Bring out the brush and at the same time produce the feed bowl with food in. Just place the brush on the floor near the bowl or hold it far enough away from the pup that she isn't worrying about it. Don't attempt to use the brush at this stage. As soon as the food runs out take the brush away. Repeat until the presence of the brush becomes an established predictor of food. Your pup should start to look happy and possibly even salivate at the sight of the brush coming out. When you get to this stage you can start to bring the brush nearer to your dog, and eventually just touch her with it. If she starts to look unhappy you need to go back a stage. As she makes the connection between the brush and food you can put the brush against the dog, then the food appears, then one stroke with the brush and the food appears, then several strokes with the brush before the food appears. You can then start to decrease the amount of food to just a handful of treats, or a dollop of peanut butter on a cleanable surface like a fridge door.

Once she loves the brush coming out you have changed her emotional response and will have a dog that is happy to be groomed long after you stop producing food.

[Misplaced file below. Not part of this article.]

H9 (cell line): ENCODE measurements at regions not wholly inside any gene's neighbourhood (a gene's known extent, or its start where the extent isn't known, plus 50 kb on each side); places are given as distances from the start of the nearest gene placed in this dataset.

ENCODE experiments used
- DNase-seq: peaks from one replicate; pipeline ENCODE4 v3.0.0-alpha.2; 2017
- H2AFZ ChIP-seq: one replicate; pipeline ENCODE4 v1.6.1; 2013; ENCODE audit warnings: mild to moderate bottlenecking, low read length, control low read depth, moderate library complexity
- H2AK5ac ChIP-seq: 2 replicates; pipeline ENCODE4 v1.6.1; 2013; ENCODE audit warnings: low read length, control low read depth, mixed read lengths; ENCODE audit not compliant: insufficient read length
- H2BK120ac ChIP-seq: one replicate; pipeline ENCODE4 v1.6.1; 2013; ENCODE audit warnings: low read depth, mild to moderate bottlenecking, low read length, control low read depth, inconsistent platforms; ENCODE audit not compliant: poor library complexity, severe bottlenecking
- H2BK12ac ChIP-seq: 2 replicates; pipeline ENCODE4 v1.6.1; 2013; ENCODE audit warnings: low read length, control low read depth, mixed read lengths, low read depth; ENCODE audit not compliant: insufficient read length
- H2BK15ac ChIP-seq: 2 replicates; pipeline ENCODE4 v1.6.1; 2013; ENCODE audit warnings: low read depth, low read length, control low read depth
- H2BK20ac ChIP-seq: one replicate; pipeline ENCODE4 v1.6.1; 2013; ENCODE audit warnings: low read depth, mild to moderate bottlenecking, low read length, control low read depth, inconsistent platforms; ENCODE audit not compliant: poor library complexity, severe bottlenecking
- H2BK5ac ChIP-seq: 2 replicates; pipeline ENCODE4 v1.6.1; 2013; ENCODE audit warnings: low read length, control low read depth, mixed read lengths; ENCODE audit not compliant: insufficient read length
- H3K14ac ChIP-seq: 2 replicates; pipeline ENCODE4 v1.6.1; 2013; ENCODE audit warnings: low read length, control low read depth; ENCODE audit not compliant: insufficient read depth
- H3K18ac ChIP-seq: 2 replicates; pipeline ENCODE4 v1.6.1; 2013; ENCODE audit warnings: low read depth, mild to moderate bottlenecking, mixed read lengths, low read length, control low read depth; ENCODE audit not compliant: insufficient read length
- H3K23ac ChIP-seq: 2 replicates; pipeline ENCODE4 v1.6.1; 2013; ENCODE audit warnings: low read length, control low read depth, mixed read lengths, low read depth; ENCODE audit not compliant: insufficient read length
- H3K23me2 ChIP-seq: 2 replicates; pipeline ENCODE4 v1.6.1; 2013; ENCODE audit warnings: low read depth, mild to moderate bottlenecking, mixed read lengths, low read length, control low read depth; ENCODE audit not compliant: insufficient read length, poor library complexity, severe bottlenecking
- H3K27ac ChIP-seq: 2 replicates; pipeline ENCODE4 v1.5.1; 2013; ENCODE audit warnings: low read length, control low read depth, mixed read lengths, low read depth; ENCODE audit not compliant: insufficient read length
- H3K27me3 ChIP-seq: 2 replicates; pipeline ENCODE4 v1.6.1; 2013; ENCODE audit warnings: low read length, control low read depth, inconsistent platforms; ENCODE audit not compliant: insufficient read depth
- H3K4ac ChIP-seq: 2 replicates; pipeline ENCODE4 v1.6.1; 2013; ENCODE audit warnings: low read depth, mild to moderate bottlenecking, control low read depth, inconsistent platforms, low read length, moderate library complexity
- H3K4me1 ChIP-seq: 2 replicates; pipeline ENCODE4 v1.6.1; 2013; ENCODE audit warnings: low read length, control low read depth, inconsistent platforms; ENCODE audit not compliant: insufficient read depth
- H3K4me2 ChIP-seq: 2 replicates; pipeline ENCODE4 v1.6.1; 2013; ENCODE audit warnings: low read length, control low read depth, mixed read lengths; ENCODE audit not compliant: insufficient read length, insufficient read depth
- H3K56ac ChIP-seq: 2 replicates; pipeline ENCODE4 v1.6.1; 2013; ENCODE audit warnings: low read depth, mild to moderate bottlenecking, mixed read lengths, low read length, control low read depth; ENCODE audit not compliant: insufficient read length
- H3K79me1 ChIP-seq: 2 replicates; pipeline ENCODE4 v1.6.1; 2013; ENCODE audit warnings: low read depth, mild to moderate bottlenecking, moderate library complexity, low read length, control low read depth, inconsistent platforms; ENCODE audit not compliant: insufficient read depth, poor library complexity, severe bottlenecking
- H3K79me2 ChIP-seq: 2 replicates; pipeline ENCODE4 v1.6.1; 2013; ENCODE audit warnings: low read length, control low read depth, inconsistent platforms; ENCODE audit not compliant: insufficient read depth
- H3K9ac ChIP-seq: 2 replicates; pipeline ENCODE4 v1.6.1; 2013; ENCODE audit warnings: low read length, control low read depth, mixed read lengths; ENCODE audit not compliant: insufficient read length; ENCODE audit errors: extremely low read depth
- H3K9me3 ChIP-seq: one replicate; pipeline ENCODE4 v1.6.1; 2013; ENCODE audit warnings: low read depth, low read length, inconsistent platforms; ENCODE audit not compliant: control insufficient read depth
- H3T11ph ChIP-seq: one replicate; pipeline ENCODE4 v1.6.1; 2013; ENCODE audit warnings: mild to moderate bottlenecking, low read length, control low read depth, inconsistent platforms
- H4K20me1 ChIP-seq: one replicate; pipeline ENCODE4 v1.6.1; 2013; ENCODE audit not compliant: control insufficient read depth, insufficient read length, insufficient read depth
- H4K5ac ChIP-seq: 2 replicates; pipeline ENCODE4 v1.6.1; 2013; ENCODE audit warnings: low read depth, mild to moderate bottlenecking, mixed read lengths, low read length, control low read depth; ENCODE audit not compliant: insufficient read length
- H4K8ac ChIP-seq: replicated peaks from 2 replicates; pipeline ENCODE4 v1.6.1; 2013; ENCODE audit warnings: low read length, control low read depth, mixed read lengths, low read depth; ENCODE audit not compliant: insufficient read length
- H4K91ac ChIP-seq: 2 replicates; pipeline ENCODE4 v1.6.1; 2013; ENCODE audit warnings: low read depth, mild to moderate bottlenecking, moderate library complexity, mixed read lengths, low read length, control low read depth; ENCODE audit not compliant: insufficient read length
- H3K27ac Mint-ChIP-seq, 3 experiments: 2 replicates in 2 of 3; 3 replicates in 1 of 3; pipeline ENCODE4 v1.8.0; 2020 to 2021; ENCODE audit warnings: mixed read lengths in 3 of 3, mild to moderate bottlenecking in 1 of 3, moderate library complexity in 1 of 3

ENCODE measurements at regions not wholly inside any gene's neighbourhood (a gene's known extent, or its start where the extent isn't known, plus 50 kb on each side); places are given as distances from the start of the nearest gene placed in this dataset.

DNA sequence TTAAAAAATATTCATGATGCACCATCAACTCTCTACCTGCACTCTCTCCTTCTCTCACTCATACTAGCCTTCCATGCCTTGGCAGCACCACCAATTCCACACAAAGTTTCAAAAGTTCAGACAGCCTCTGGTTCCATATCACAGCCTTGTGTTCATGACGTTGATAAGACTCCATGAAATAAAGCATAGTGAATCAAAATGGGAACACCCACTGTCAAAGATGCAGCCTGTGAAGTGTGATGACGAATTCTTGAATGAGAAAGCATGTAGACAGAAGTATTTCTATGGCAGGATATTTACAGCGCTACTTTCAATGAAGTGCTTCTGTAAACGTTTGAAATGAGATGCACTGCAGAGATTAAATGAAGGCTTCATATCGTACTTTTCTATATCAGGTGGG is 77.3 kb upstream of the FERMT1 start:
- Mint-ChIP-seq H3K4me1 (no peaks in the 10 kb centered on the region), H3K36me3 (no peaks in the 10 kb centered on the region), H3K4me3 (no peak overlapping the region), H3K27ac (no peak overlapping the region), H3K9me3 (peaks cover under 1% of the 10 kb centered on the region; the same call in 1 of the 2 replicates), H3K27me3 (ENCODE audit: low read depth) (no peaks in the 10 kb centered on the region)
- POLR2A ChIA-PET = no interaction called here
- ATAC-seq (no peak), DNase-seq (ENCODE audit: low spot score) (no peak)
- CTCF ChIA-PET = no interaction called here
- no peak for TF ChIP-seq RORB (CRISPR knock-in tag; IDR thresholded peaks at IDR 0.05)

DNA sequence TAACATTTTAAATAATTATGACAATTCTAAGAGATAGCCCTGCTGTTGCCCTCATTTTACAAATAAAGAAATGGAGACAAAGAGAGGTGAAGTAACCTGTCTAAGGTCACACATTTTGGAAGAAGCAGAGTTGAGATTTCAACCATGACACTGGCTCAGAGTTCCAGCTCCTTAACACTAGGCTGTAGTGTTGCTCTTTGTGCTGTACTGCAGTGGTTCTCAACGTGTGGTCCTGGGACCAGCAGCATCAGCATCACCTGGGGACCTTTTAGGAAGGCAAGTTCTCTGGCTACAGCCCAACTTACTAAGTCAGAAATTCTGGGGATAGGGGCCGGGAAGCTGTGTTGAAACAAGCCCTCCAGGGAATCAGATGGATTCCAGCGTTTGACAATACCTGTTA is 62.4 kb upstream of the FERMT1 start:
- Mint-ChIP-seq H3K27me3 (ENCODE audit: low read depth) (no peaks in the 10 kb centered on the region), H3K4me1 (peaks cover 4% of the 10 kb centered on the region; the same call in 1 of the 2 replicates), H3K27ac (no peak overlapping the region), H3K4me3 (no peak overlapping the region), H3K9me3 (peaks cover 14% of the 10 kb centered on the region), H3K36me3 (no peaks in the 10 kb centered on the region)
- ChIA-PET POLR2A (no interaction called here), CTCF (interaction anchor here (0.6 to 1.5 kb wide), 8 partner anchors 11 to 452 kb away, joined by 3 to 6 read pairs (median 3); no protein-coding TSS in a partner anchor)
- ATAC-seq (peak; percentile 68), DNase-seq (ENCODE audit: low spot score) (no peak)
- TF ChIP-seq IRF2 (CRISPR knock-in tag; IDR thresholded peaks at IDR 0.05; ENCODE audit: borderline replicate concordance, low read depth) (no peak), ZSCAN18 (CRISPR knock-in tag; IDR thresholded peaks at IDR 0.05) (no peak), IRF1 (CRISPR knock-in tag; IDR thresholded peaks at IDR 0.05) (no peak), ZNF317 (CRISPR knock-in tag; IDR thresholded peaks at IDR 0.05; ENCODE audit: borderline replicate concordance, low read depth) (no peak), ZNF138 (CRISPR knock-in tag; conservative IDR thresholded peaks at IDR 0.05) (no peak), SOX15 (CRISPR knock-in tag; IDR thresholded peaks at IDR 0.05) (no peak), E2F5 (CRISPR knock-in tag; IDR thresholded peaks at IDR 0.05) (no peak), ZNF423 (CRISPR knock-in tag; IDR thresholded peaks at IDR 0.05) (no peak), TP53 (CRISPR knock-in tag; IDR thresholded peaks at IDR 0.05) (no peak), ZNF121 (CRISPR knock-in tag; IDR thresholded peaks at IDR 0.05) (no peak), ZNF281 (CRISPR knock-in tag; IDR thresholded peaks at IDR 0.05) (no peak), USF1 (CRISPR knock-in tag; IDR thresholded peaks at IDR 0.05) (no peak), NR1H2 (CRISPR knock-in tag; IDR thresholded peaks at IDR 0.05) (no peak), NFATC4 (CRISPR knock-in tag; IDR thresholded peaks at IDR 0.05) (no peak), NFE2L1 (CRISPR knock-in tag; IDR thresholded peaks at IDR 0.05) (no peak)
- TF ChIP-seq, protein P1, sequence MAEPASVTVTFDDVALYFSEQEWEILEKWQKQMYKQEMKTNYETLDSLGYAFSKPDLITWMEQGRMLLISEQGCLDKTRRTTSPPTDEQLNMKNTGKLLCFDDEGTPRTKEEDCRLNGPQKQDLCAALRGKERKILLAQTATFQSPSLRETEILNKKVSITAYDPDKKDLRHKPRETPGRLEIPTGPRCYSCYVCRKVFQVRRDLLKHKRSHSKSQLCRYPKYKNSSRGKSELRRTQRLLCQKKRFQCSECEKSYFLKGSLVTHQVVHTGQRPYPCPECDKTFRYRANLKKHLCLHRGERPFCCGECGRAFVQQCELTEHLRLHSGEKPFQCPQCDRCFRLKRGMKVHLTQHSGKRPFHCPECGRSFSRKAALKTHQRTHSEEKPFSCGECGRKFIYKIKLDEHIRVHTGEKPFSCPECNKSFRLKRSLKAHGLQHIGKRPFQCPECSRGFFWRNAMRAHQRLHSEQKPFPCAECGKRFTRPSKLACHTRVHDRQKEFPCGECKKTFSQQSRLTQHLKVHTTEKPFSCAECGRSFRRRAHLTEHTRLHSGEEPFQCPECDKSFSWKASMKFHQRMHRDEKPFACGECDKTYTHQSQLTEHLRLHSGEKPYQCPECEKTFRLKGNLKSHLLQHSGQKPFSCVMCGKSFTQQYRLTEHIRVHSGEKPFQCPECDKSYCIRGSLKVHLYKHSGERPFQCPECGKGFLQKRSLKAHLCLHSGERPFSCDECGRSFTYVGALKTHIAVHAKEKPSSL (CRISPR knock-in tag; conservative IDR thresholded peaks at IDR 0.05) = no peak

Thanks that is a really good idea i will try that.
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Unread 05-20-2007, 07:08 PM   #7
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I know it sounds complicated and unlikely to work, I thought so too when I read the theory, but have been hugely successful remarkably easily when I used this technique to overcome a hair dryer and nail clipping phobia on one of my dogs.

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Unread 05-20-2007, 07:11 PM   #8
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The part that amazes me the most is that it is now about a year since I stopped the hair dryer / food association (and I only did it for a couple of weeks) and yet the dog who for three years ran out of the room the minute I picked up the hair dryer (to use on me not him) still happily wags his tail and comes to sit right next to me every day when I dry my hair. He is completely confident where he was extremely nervous.

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Unread 05-20-2007, 07:52 PM   #9
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Brush gently those pin brushes hurt,and tell her how pretty she is,your tone in your voice will get the message across,and for a while it's just getting used to the brush that counts, no need to accomplish any thing except her enjoying the brushing.After the soft brushing ,end on a good note "how about a treat",and give her one

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Unread 05-20-2007, 07:58 PM   #10
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mydogs - that wouldn't work on a dog that has a very strong fear or dislike of being brushed as if they choose to run away from the sight of the brush then forcing them to tolerate brushing is most likely to increase their negative association.